Progeria is a rare genetic disease that mimics the normal aging process at an accelerated rate. Symptoms typically appear within the first year of life, and individuals with the disease develop thin, wrinkled skin, fragile bones and joints, full-body hair loss and organ failure, among other complications. Most do not survive past their teen years.
New work from the University of Maryland suggests that a common, inexpensive and safe chemical called methylene blue could be used to treat progeria--and possibly the symptoms of normal aging as well. A new study shows for the first time that small doses of methylene blue can almost completely repair defects in cells afflicted with progeria, and can also repair age-related damage to healthy cells. The study was published online in the journal Aging Cell on December 10, 2015.
"We tried very hard to examine the effect of methylene blue on all known progeria symptoms within the cell," said Kan Cao, senior author on the study and an associate professor of cell biology and molecular genetics at UMD. "It seems that methylene blue rescues every affected structure within the cell. When we looked at the treated cells, it was hard to tell that they were progeria cells at all. It's like magic."
Progeria results from a defect in a single gene. This gene produces a protein called lamin A, which sits just inside the cell's nucleus, under the nuclear membrane. Healthy cells snip off a small piece of each new lamin A molecule--a small edit that is necessary for lamin A to work properly. Cells with progeria, however, skip this important editing step. The defective lamin A interferes with the nuclear membrane, causing the nucleus to form bulges and deformations that make normal functioning impossible.
Cells with progeria also have misshapen and defective mitochondria, which are the small organelles that produce energy for the cell. Although previous studies suggested damage to mitochondria in progeria cells, the current study is the first to document the nature and extent of this damage in detail. Cao and her colleagues found that a majority of the mitochondria in progeria cells become swollen and fragmented, making it impossible for the defective mitochondria to function.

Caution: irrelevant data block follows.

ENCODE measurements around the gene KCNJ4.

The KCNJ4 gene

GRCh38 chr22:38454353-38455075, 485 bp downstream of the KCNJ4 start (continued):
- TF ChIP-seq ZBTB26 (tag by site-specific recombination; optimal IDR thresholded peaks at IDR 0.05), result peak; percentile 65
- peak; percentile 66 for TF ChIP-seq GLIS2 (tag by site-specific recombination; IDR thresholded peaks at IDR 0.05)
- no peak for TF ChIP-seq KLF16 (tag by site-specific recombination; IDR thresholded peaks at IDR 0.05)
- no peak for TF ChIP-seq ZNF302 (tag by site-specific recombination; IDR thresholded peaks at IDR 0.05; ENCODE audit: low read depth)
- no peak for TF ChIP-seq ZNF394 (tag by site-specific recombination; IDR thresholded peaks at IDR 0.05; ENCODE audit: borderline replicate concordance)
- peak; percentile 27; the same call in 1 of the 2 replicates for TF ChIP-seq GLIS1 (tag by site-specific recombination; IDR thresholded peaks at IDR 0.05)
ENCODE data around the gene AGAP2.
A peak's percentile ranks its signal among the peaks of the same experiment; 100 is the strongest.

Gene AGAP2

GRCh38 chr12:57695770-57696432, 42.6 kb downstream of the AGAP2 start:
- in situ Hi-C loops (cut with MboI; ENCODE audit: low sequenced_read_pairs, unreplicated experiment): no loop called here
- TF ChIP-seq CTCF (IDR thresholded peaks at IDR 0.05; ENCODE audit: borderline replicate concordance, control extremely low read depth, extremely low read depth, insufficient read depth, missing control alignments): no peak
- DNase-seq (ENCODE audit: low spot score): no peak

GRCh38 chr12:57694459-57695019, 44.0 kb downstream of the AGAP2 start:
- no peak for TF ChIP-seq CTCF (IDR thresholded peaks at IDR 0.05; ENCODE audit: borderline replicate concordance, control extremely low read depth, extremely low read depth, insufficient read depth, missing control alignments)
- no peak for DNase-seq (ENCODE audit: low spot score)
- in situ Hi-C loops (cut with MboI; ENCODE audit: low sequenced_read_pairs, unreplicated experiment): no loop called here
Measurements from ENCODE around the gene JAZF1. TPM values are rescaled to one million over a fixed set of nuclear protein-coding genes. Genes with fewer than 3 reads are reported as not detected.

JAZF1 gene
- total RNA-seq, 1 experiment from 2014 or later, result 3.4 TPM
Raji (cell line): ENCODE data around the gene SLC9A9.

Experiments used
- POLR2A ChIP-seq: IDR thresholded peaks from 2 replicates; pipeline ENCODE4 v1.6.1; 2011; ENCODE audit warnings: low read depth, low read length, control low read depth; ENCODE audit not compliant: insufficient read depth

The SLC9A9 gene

The team found that methylene blue reverses the damages to both the nucleus and mitochondria in progeria cells remarkably well. The precise mechanism is still unclear, but treating the cells with the chemical effectively improved every defect, causing progeria cells to be almost indistinguishable from normal cells.
Cao and her colleagues also tested methylene blue in healthy cells allowed to age normally. The normal aging process degrades mitochondria over time, causing these older mitochondria to resemble the mitochondria seen in progeria cells. Once again, methylene blue repaired these damages.
"We have repeated these experiments many times and have not seen a single one fail," said Zheng-Mei Xiong, lead author on the study and a postdoctoral associate in the UMD Department of Cell Biology and Molecular Genetics. "This is such an exciting result with so much potential, both for progeria and normal aging. Methylene blue is common and inexpensive. It is fully water soluble and non-toxic. People use it to clean fish tanks because it is so safe for the fish eggs."
Because methylene blue can repair the cell defects that ultimately lead to whole-body symptoms in progeria patients, Cao, Xiong and their colleagues believe methylene blue could be used as a treatment for the disease in the future. Similarly, methylene blue could show promise as an over-the-counter treatment for the symptoms of normal aging, perhaps as an additive to cosmetic products or nutritional supplements.
Cao and her team are moving quickly to complete the next crucial step: testing in animal models.
"So far, we have done all of our work in stem cell lines. It is critical to see whether the effect extends to whole animals," Cao explained. "We also want to see if methylene blue can repair specific effects of progeria in various cell types, such as bone, skin, cardiovascular cells and others. Further down the line, other groups might begin human clinical trials. It's very exciting."
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